The square located in front of Kuyulu Ev has formed an important meeting point of Bornova social life in 19th century and at the beginning of 20th century in old Bornova. The neighbours sitting at the penthouses in outer sides of garden gates of the houses at the square used to chat with another and passers-by. The men visiting English Club incorporating games halls as well as reading rooms used to spend time and sit on small tables in front of gates. Used as a center for social purpose where English families gather at a later period, the building was referred as Kuyulu Ev because of the cistern just beside the building. The building passed to the children of Clara Lillian La Fontaine after her death in 1959 was purchased for the university in 1966. The garden at the back of the building was integrated with the garden of university rectorate. The mansion transferred to Republic of Turkey, the State Treasury, in 1990 was allocated for use of Ege University. The structure currently incorporating Ege University Application and Research Center for Women’s Studies and Ege University Izmir Application and Research Center will involve restoration operations in 2011.

/ Levantine House whose oldest user recorded by Ege University, Strategy Development Authority, is Ballian Family was built in the second half of 19th century. Catching attention with ceiling cornices and on-core ornaments, the mansion was purchased from his spouse, Attilia Ballian and his children Marian Laura, Alferd, Adelian and Albert, heirs of industrialist Antonie Ballian by Esther Marian Giraud (Wilkinson), spouse of Charloton James Giraud in 1900. After the death of Esther Marian Giraud in 1955, the mansion was passed to her children Friedrich, Joyce, Donald, Norma and Eldon.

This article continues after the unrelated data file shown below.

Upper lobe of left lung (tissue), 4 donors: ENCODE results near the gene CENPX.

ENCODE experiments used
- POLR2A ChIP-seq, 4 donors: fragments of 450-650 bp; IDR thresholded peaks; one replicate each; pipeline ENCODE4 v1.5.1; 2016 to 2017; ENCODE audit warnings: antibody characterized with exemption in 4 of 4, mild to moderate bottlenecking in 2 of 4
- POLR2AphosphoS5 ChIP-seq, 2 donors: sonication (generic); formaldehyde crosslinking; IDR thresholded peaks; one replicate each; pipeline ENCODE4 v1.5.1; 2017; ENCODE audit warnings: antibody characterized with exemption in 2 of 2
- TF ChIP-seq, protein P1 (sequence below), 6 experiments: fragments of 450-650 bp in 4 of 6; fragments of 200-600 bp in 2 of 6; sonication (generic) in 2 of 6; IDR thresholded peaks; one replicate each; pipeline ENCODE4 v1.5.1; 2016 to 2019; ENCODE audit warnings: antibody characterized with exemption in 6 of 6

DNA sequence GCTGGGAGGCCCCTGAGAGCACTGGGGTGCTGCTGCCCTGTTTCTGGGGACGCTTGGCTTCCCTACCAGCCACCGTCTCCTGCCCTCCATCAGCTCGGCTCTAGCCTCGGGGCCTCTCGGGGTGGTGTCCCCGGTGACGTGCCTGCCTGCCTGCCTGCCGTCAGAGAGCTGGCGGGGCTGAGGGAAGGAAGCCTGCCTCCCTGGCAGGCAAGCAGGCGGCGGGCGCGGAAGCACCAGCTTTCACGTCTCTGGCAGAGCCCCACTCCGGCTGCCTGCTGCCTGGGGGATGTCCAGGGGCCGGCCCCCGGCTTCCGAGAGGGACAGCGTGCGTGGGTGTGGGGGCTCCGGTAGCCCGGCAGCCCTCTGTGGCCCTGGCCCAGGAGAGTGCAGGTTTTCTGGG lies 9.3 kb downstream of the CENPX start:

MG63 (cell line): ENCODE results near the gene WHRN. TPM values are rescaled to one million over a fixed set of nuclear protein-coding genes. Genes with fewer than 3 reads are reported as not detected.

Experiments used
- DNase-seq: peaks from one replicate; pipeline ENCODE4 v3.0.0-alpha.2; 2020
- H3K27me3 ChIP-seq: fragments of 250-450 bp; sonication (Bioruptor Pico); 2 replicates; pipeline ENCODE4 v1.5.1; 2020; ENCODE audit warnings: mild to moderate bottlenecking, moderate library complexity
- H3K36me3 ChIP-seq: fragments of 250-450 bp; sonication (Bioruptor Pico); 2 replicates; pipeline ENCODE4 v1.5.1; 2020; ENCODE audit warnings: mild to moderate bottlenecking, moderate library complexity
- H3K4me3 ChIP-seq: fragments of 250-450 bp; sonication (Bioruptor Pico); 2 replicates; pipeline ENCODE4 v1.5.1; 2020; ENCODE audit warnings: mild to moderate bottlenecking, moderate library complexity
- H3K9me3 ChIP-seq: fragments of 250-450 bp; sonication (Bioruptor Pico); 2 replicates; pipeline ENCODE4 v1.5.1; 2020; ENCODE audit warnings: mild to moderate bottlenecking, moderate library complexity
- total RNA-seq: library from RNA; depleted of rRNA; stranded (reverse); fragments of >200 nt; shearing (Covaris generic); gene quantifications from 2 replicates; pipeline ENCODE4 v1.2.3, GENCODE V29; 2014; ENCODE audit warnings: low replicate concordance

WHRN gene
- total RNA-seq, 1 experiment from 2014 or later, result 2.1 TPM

Nationalized in 1970 for Ege University and purchased from these five brothers, the building was used as lodging, nursing vocational school and archive in the past years. Currently incorporating Ege University, Strategy Development Authority, it is contemplated that the mansion will offer service as a museum by restoring after it is moved to new building of the Authority of Strategy Development.

Ege University Club, known as Bari Mansion in our time, is considered to be built in the middle of the 19th century. Based on information provided by Pasquali Family, the building was built between 1835-1840 by a merchant, Giuseppe Pasquali whose father migrated to Izmir from Chios Island. After Guiseppe Pasquali, his son Giovanni Giuseppe Pasquali and his spouse, Giulia Pasquali (Barry) lived in the mansion. As Guilia, the daughter of Italian Consulate interpreter and merchant Polycarpe Barry was a loved person and persons from the family of Guilia settled in the mansion after the death of Giovanni Pasquali’, it is considered that the mansion is referred as Barry Mansion.
After Giovanni Pasquali in 1925,  the building passed to his spouse and his three children Rene, Christine and Joseph was nationalized by Republic of Turkey, the State Treasury for use of Bornova Agricultural School in 1941.